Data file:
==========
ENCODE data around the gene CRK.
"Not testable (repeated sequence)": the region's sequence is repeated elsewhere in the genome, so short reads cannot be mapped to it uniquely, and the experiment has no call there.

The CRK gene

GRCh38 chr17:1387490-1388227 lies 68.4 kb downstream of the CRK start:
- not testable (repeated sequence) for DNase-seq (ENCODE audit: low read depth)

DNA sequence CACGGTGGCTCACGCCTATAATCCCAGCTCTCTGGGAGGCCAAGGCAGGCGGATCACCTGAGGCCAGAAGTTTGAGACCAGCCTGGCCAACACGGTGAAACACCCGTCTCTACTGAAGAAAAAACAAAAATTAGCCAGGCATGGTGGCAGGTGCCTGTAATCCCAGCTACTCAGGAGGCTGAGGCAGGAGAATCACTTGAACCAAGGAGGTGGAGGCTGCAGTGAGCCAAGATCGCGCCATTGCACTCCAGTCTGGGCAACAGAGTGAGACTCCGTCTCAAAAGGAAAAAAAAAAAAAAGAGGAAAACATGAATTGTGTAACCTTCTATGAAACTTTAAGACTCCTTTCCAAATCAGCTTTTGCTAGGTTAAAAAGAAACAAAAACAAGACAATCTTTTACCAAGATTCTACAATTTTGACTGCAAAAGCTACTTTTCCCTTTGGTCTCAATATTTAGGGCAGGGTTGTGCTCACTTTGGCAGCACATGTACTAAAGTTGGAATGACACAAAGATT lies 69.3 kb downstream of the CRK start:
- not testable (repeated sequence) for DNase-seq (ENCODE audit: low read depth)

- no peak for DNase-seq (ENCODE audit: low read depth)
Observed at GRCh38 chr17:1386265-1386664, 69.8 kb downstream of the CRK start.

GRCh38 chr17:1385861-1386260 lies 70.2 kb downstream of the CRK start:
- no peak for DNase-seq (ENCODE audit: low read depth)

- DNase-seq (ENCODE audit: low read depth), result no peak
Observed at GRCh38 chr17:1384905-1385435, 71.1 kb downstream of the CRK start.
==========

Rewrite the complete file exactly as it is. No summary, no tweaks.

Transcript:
ENCODE data around the gene CRK.
"Not testable (repeated sequence)": the region's sequence is repeated elsewhere in the genome, so short reads cannot be mapped to it uniquely, and the experiment has no call there.

The CRK gene

GRCh38 chr17:1387490-1388227 lies 68.4 kb downstream of the CRK start:
- not testable (repeated sequence) for DNase-seq (ENCODE audit: low read depth)

DNA sequence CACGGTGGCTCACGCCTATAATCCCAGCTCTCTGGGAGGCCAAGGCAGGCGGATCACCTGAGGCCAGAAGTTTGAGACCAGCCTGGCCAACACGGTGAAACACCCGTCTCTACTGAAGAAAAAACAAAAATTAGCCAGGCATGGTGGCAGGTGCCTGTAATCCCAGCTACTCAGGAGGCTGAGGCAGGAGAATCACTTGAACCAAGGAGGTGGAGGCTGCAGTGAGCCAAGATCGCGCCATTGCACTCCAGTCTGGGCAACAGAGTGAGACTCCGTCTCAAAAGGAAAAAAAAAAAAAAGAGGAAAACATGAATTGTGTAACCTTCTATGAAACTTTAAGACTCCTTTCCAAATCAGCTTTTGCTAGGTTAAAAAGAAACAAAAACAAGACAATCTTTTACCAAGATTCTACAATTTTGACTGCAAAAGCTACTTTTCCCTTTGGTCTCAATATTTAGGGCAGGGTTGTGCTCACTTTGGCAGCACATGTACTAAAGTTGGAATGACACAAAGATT lies 69.3 kb downstream of the CRK start:
- not testable (repeated sequence) for DNase-seq (ENCODE audit: low read depth)

- no peak for DNase-seq (ENCODE audit: low read depth)
Observed at GRCh38 chr17:1386265-1386664, 69.8 kb downstream of the CRK start.

GRCh38 chr17:1385861-1386260 lies 70.2 kb downstream of the CRK start:
- no peak for DNase-seq (ENCODE audit: low read depth)

- DNase-seq (ENCODE audit: low read depth), result no peak
Observed at GRCh38 chr17:1384905-1385435, 71.1 kb downstream of the CRK start.